QC: Was it last week or today or…?
AC: I don’t know, in all honesty.
QC: Do you know why you didn’t ask to correct that?
AC: No. No.
QC: Because when you wrote this you couldn’t even remember where it was, could you?
AC: I think that is fair comment but I do remember that it was in Leeds. We don’t do the application interviews in branch.
QC: So you would never have thought it was in branch?
QC: Do you know why in your witness statement, signed by you, it says that it was, or appears to?
The close reading of the witness statements continued with Mr Brian Trotter, a Network Contract Advisor for the Post Office. He had Louise Dar (a lead claimant) about her job.
This was a bit tricky because just before Mr Trotter was cross-examined by the claimants QC Patrick Green, the Post Office’s QC, David Cavender, got to his feet and asked Mr Trotter about his interview with Mrs Dar, particularly the proposed “third part” of the interview in which he was due to discuss her contractual obligations:
DC QC: I observe we don’t seem to get to the third bit.
BT: That’s correct.
QC: Can you tell me why that is?
BT: The reason I didn’t cover the third bit during the interview was that when we… when I reviewed Mrs Dar’s business plan I found it unviable and unsustainable, and I told her that during — or at the end of the interview. That was the reason why I decided not to cover the contractual reference during the interview.
This was news to the claimants’ QC, Patrick Green, who piled in:
PG QC: Mr Trotter, when you wrote this witness statement were you aware that there was a recording of your interview that was still available?
BT: I was aware there was a recording.
QC: Were you provided with a transcript of it before you made your witness statement?
QC: Did you ask for it?
In his witness statement recollection of interviewing Louise Dar, Mr Trotter seems to assert that he had gone through everything on the checklist in his interview with Mrs Dar.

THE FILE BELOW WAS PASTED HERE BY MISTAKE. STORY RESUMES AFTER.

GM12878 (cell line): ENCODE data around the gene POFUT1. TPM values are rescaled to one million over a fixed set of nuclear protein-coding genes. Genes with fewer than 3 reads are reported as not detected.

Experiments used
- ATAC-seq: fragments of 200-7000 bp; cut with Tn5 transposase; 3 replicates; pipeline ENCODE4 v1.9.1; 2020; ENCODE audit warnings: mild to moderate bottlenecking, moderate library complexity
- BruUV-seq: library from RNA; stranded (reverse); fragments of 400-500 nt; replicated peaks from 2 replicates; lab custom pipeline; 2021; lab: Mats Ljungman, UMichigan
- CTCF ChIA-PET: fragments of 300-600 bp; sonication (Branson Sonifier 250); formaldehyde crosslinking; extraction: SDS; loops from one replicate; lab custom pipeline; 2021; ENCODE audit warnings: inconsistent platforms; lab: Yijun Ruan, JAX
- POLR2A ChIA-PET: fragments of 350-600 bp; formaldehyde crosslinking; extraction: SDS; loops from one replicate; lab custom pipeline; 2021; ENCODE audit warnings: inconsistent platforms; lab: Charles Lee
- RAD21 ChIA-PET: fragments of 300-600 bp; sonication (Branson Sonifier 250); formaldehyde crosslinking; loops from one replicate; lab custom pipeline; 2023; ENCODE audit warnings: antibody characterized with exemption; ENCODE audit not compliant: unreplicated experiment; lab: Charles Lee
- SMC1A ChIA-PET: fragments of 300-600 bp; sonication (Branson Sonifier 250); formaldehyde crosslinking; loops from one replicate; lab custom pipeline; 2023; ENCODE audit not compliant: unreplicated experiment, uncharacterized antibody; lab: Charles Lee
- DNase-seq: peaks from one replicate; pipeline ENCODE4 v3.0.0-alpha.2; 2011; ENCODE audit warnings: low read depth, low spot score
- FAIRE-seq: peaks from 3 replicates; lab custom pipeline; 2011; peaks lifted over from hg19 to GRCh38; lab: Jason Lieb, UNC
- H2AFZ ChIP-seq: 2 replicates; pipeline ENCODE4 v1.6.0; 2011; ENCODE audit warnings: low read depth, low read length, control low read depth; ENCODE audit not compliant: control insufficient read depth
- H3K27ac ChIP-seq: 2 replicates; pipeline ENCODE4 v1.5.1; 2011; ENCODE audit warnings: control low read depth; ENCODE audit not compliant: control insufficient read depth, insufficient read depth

But then the transcript of the interview came to light, and he clearly hadn’t.
Mr Green wanted to know how he explained this. Mr Trotter had difficulty and the exchanges got quite snappy, leading to this:
QC: Why are you being evasive, Mr Trotter?
BT: I am not being evasive. […]
QC: Is it because you feel awkward that your witness statement gave the impression that you would have followed a structured format for all interviews and then the tape shows that you didn’t? Is that what you feel anxious about?
Mr Trotter then asserted the checklist he produced for his witness statement, recording subjects covered in the non-existent third part of his interview, was actually referring to a second interview that he held with Mrs Dar.
Mr Green then produced evidence of two checklists. One which supposedly referred to the first interview and a second referring to the second.
As I say, tricky.
In general quite a few Post Office witnesses have given evidence around the subject of what should be done and what therefore would have been done.
Mr Green has made a fine art of pulling many of those assertions apart to at least expose the possibility (and at most, factually demonstrate through disclosed evidence) that what actually happened must have been wildly different from those assertions.
This is a tricky enough prospect at the best of times because quite a few of the specific cases we are talking about happened a long time ago (2001 – 2003 being the earliest), but if the claimants are going to be successful in this litigation, they have to show that on the balance of probabilities, that at least one of the 23 issues that have been addressed in court over the last three weeks are relevant to every claimant. That is a tough ask, and one the Post Office’s QC David Cavender has already indicated is going to be highly difficult.
The Post Office believes this legal action “lacks merit”, and is vigourously defending the claim.
The trial continues on Monday 3 December with four full days of closing submissions. I’ll be there.